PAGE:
BP's Operating Officer: 'We've Been Going Flat Out'

BP Chief Operating Officer Doug Suttles i i

BP Chief Operating Officer Doug Suttles, pictured in May, says the company has been going "flat out" to remedy the Gulf oil spill disaster. Patrick Semansky/AP hide caption

itoggle caption Patrick Semansky/AP
BP Chief Operating Officer Doug Suttles

BP Chief Operating Officer Doug Suttles, pictured in May, says the company has been going "flat out" to remedy the Gulf oil spill disaster.

Patrick Semansky/AP

As BP continues to be criticized for the way it has responded to the Gulf oil spill, its American-born chief operating officer is again making the case that the British company is doing all it can. And, Doug Suttles tells NPR's Melissa Block, the entire oil industry and the government will learn valuable lessons from the disaster.

Meanwhile, retired Coast Guard Adm. Thad Allen, who has been supervising the Gulf oil spill response, says BP's capacity to collect oil from the blown-out well could double by this weekend if the weather cooperates.

A vessel called the Helix has been delayed by bad weather for more than a week. But when it is operational, it may be able to catch up to 50,000 barrels of oil a day, according to Suttles.

"It will essentially double what we can capture now," Suttles says.

Just how much the rig is spewing each day into the Gulf has been a moving target. At the outset of the explosion, BP put the flow at 1,000 barrels a day. Then the company raised it to 5,000 barrels a day. Now, the government says the total is more likely 60,000 barrels a day. Suttles says the figure is hard for BP to discern.

"If you go back in time, one of the things we've all said — the Coast Guard, ourselves, NOA [the National Oceanic and Atmospheric Administration] — everyone has said it's extremely difficult to know how much oil is coming out of this well," Suttles says. "The reasons for that are we can't put a person down there, we can't meter it. The techniques being used — and there's many — are wide."

Suttles says that even the estimates put out by the National Incident Command's Flow Rate Technical Group keep changing. "Every time they look at it, they tend to have to adjust those because of those challenges," he says.

Experts have said that far more accurate flow estimates could have been made right from the outset after the April 20 blowout, however, if BP had immediately made available the high definition camera feeds that it was receiving from the Gulf floor.

But Suttles says that the changing numbers did not affect the company's initial response.

"What's important to look at, though, is how does it affect the response?" he says. "From the beginning, all of us have essentially gone flat out. We actually looked at this thing and said, 'This is a terrible event, it's critical that we apply every resource that we can find to this problem,' and we've done that. So the response wasn't predicated on what that estimate was and what the flow rate was."

Suttles also argues that the company has been responding as quickly as possible. He says the containment options, including the equipment, have required work.

"We've had to do things like install things on the seabed, build floating riser systems," he says. "And we've been doing these things as quickly as we can. In fact, after we finish the Helix producer, we have more vessels we're going to have ready both to hook up and to have as redundancy and back up in the system. So we've been working as fast as we could. It wasn't actually that we thought the rate was a certain amount and therefore we had enough."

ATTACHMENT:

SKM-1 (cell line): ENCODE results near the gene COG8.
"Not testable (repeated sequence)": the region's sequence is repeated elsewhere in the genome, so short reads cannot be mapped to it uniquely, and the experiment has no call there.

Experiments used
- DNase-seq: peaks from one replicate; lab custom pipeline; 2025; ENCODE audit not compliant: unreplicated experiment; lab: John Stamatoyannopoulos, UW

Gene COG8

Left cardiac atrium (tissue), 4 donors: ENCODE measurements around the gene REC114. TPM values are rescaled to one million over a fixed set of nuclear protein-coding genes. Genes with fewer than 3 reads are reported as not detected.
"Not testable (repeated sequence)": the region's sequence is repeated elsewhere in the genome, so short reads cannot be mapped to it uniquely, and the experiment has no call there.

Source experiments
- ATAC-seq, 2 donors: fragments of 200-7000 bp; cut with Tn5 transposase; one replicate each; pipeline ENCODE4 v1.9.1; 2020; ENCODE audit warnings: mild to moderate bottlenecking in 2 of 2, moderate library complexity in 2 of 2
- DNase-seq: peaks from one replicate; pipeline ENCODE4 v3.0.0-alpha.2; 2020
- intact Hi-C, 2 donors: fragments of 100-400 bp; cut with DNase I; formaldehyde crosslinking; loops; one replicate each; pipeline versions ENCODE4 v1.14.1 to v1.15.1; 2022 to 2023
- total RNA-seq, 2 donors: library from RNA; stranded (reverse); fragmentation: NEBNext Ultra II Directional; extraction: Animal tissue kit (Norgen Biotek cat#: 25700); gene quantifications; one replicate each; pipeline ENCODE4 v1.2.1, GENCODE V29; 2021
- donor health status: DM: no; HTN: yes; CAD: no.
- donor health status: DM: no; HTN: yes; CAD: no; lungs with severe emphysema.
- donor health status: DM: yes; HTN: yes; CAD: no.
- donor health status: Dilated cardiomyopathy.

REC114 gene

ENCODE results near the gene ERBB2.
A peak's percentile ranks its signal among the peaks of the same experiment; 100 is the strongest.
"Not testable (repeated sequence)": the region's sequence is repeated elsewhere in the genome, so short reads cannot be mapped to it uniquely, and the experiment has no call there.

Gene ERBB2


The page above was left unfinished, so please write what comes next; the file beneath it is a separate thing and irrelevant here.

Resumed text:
BP has been accused of minimizing the extent of the disaster and being caught flat-footed. Suttles says the sheer numbers prove otherwise.

"I clearly hear that a lot, and I understand the frustrations with that," he says. "If you look at what we've done here — I mean just today we have 45,000 people working on this, we have almost 6,000 vessels, we've spent over $3.2 billion so far. I think this shows the levels of commitment to getting this thing fixed as fast as we can to respond in the right way."

In a March filing with the federal government, BP projected it would be able to skim and remove nearly 500,000 barrels of oil a day if there were a major oil spill. BP has already fallen 37 million barrels short of that. In explaining the discrepancy, Suttles says that no one has ever faced this before.

"Once this event is finished, there will be so many things people look back on say, 'What have we learned, and what do we need to do differently?' At the moment, you can imagine the people out here in the Gulf Coast want me to work on the problem I have right now, which is how do I actually clean this thing up as quickly as I can, how do I mitigate the damages," he says. "It's a good question, but I think the important point right now is what do I do to minimize the impact, what do I do to collect the oil offshore, what do I do when it gets ashore to make sure we clean it up as quickly as possible?"

Asked if it's fair to say that the promise of what BP could do was wildly off, Suttles says, "I don't know.

"What I can tell you, though, is when this spill is done, the capability of the industry and the government to respond to something like this will be very different than it was on the day it started," he says.

"We're not only fighting the spill with the tools that were available to us at the time, we've been adding and trying new things constantly. Many people are familiar with the supertanker concept, which the test is being completed today. We're launching a whole new skimmer system on Thursday. Those things will be available to the world, to the industry after this event is finished."

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